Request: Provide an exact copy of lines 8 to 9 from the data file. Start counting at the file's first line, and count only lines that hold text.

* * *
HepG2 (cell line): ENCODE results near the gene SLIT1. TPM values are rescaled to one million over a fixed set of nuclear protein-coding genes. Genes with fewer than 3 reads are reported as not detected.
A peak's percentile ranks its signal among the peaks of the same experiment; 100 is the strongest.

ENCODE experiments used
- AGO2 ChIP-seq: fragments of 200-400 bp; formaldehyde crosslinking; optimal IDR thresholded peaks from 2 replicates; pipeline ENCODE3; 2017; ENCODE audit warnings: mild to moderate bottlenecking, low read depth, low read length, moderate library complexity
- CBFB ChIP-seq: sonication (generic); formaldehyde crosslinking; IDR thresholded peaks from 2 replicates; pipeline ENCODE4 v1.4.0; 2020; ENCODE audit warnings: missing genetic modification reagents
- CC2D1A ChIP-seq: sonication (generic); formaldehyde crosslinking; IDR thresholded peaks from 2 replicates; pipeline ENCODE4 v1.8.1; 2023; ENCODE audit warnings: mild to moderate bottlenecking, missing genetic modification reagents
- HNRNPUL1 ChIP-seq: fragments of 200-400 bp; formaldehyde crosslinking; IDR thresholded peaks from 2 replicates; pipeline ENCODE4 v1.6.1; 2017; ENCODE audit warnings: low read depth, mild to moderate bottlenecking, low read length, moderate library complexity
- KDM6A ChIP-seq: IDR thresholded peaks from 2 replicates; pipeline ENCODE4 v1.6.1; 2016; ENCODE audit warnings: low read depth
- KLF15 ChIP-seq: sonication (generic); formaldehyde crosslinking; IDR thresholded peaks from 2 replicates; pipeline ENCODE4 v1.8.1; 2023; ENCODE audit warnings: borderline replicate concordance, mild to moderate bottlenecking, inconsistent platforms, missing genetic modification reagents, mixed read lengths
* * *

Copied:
- KDM6A ChIP-seq: IDR thresholded peaks from 2 replicates; pipeline ENCODE4 v1.6.1; 2016; ENCODE audit warnings: low read depth
- KLF15 ChIP-seq: sonication (generic); formaldehyde crosslinking; IDR thresholded peaks from 2 replicates; pipeline ENCODE4 v1.8.1; 2023; ENCODE audit warnings: borderline replicate concordance, mild to moderate bottlenecking, inconsistent platforms, missing genetic modification reagents, mixed read lengths